The Football Association

You spoke...they listened

"It's great to see young people's input regarding the inspirational effect of the Lionesses victory at the WEUROs this summer. I think their feedback reflects what we've seen regarding other major sporting events, that the inspiration and perceived legacy is strongest in the primary school age group, but not too far behind is secondary school. It would be interesting to understand whether the young people responding were thinking about long lasting change on the pitch, or in society more broadly, given the Lionesses passion for wider societal impact. There are so many more opportunities for girls and women to participate, volunteer, or work in the football industry and I hope people are inspired to do so. Results like this re-emphasise the need to keep these opportunities visible to young people in order we can translate some of their beliefs into action."

Women in Football

An interesting trend...

Chart showing the primary 5-7 vote broken down by gender. The chart shows the yes and no votes from female, male and diverse voters.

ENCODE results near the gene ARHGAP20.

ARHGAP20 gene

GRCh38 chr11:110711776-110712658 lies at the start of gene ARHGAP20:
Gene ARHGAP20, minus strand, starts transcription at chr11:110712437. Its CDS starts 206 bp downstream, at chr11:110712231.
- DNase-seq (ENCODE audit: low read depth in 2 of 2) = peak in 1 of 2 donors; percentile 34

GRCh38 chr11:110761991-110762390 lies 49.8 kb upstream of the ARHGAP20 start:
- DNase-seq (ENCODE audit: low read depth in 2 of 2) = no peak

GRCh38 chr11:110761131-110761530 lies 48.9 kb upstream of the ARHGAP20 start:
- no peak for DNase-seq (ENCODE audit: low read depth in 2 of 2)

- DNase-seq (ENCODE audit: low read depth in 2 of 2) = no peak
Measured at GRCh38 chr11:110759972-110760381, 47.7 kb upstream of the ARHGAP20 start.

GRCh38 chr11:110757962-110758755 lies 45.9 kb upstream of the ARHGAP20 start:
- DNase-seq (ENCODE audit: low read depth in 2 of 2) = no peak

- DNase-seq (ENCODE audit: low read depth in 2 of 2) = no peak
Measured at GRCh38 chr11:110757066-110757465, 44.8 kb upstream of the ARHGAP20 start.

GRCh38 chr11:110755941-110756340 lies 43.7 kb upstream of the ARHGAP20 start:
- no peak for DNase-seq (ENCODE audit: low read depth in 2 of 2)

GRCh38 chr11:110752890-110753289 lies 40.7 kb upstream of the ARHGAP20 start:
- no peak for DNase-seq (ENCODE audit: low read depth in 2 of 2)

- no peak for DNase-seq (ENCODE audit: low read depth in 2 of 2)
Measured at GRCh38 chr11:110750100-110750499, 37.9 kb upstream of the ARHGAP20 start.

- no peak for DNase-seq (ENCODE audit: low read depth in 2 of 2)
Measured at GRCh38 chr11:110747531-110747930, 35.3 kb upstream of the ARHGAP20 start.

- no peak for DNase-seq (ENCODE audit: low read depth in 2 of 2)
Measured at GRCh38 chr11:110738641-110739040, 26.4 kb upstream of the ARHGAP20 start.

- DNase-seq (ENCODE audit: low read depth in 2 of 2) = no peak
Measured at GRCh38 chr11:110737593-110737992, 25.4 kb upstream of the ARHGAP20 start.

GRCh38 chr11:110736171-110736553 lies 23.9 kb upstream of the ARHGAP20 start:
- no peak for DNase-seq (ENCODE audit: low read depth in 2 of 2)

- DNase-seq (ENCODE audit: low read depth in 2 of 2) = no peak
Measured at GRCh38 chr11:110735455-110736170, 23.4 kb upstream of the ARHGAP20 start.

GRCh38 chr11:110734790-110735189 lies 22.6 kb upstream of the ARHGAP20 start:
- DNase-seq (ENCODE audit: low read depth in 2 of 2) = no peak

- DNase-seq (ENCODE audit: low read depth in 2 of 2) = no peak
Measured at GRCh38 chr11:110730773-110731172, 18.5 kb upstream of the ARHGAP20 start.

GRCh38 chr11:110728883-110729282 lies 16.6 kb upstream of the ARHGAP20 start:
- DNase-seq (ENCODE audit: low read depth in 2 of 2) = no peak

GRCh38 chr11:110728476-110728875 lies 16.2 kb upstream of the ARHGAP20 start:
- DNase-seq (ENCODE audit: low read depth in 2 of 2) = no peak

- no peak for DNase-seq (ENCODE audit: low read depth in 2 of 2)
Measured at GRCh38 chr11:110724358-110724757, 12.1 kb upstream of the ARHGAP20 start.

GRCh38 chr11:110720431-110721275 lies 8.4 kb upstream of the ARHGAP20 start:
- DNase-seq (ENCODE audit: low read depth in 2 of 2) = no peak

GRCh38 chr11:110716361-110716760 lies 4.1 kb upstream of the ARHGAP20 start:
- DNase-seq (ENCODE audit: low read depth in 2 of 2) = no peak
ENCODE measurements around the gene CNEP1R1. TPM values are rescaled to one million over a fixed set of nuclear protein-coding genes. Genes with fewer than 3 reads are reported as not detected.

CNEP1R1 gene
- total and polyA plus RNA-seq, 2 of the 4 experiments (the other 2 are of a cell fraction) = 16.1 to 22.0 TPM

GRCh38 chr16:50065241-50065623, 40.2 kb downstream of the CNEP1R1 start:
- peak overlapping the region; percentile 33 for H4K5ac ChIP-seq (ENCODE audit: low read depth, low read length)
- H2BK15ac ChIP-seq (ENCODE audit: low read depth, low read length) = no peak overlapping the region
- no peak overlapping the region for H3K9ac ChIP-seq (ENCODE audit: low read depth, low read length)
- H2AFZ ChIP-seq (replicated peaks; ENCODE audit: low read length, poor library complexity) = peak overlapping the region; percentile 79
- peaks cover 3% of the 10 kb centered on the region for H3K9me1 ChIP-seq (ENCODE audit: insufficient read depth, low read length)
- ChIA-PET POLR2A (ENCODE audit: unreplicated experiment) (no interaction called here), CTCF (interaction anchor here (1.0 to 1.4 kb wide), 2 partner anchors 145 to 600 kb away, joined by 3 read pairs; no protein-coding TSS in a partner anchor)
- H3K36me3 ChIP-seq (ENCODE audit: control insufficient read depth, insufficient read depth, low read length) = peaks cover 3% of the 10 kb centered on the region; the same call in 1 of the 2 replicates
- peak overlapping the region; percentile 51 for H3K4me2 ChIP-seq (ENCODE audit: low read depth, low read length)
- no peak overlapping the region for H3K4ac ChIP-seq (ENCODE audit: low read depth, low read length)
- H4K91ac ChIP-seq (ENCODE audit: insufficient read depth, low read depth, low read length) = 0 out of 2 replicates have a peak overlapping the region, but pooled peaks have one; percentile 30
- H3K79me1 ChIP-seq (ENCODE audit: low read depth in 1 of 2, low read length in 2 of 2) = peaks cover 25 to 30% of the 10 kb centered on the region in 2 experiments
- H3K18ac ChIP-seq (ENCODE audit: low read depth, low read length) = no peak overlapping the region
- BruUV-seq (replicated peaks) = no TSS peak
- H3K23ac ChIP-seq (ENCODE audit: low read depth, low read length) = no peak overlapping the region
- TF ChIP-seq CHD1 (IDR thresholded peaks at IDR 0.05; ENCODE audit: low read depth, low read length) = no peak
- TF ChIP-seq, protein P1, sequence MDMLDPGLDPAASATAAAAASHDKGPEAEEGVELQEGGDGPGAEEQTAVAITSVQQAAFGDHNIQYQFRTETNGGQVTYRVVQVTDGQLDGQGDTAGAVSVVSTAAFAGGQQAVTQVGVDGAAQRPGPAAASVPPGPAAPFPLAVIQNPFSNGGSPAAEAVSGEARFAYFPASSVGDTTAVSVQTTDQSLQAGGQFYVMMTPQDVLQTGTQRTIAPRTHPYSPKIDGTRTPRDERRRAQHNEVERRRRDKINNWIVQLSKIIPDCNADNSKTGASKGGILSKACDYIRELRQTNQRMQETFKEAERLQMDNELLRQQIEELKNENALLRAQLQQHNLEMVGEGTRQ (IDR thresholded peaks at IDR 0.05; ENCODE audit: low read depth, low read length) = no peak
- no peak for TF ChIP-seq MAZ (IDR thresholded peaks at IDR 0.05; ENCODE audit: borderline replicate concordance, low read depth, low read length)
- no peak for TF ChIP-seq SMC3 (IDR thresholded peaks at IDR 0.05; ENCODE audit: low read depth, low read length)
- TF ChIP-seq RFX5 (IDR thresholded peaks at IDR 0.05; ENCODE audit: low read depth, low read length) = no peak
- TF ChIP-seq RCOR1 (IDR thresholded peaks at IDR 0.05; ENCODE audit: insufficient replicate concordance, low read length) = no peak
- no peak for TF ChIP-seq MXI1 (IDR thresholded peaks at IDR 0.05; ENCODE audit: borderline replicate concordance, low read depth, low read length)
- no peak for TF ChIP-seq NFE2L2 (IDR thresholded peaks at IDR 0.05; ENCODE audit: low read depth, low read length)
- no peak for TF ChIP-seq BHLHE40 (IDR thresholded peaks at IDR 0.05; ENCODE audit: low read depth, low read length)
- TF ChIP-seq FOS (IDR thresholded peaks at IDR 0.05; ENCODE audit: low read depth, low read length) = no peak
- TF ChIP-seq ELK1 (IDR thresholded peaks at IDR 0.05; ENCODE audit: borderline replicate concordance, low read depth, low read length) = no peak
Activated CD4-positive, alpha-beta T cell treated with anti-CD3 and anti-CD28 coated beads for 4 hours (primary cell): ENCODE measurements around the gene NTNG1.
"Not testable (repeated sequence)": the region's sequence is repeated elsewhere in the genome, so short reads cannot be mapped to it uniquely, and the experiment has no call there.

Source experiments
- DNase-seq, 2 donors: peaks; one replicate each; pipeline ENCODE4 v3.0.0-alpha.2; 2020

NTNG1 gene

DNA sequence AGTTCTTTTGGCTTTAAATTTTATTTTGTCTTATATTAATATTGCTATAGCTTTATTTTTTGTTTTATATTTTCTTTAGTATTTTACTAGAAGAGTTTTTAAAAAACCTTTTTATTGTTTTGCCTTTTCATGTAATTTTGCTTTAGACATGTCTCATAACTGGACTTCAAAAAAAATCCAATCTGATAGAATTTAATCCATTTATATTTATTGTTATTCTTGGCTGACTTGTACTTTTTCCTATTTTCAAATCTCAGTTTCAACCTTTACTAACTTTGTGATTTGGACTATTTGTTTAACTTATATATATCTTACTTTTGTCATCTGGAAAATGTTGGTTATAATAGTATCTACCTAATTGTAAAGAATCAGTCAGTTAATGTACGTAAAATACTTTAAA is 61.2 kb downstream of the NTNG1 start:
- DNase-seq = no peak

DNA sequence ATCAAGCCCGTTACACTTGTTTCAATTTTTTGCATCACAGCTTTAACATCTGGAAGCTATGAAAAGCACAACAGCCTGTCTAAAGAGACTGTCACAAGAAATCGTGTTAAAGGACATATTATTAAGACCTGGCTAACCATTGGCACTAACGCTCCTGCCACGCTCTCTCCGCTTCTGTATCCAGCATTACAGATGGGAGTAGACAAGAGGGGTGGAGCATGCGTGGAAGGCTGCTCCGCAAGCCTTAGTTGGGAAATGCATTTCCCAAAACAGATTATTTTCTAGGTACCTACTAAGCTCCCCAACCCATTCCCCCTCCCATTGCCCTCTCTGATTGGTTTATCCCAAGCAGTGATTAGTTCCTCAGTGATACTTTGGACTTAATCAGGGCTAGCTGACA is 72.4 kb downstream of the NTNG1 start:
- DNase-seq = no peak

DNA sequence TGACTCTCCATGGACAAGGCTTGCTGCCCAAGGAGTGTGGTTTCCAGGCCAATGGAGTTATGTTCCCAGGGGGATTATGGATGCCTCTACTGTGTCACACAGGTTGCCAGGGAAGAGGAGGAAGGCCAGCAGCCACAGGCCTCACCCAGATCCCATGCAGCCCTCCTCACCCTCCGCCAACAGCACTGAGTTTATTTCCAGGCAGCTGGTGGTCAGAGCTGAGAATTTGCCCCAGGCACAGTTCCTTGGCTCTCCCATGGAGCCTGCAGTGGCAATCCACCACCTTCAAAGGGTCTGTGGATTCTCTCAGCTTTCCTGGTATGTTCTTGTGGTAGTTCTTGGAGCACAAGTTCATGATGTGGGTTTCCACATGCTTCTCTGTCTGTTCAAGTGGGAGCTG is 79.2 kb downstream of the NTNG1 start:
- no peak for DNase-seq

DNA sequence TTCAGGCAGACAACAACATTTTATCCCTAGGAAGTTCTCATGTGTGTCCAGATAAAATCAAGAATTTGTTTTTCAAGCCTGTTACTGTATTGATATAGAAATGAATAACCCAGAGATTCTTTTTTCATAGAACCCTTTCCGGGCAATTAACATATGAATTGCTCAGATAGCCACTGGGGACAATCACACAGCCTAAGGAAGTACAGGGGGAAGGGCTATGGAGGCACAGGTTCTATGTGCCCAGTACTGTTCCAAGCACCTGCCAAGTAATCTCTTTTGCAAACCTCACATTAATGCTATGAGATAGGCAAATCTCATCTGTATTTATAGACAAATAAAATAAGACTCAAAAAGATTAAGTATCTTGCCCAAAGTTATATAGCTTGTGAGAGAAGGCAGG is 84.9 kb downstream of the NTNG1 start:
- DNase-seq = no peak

Primary 5-7

Will the Lionesses' win get more girls playing football?

  • Female 'Yes' votes were the highest, with 816 votes out of a total of 977.
  • Male 'No' votes were the highest in this age group. However that still only amounted to 303 out of a total of 1038.
Chart showing the primary 7-11 vote broken down by gender. The chart shows the yes and no votes from female, male and diverse voters.

Primary 7-11

Will the Lionesses' win create long-lasting change?

  • Our highest 'Yes' vote came from the Primary 7-11 age group this week - 87% of the female vote opted 'Yes'. This amounted to 2044 votes!
  • The 'Yes' vote tipped the scale across the board with our Primary voters.
Chart showing the secondary vote broken down by gender. The chart shows the yes and no votes from female, male and diverse voters.

Secondary

Will the Lionesses' win create long-lasting change?

  • Whilst the 'No' vote was higher than the 'Yes' vote amongst our Secondary pupils, things get more interesting when we break this down further.
  • The female 'Yes' vote just edged out in front this week with a total of 51% of the vote.
  • Among our Secondary male students, 2737 voted 'No' which amounted to 61% of the vote.
Chart showing the college vote broken down by gender. The chart shows the yes and no votes from female, male and diverse voters.

College and 16+

Will the Lionesses' win create long-lasting change?

  • The female College vote was the only group of female voters with a higher 'No' vote than 'Yes' vote this week.
  • Only 42% of female students believed the win would create a long-lasting change.
  • Our lowest 'Yes' vote this week came from the male College vote, where just 37% voted 'Yes'.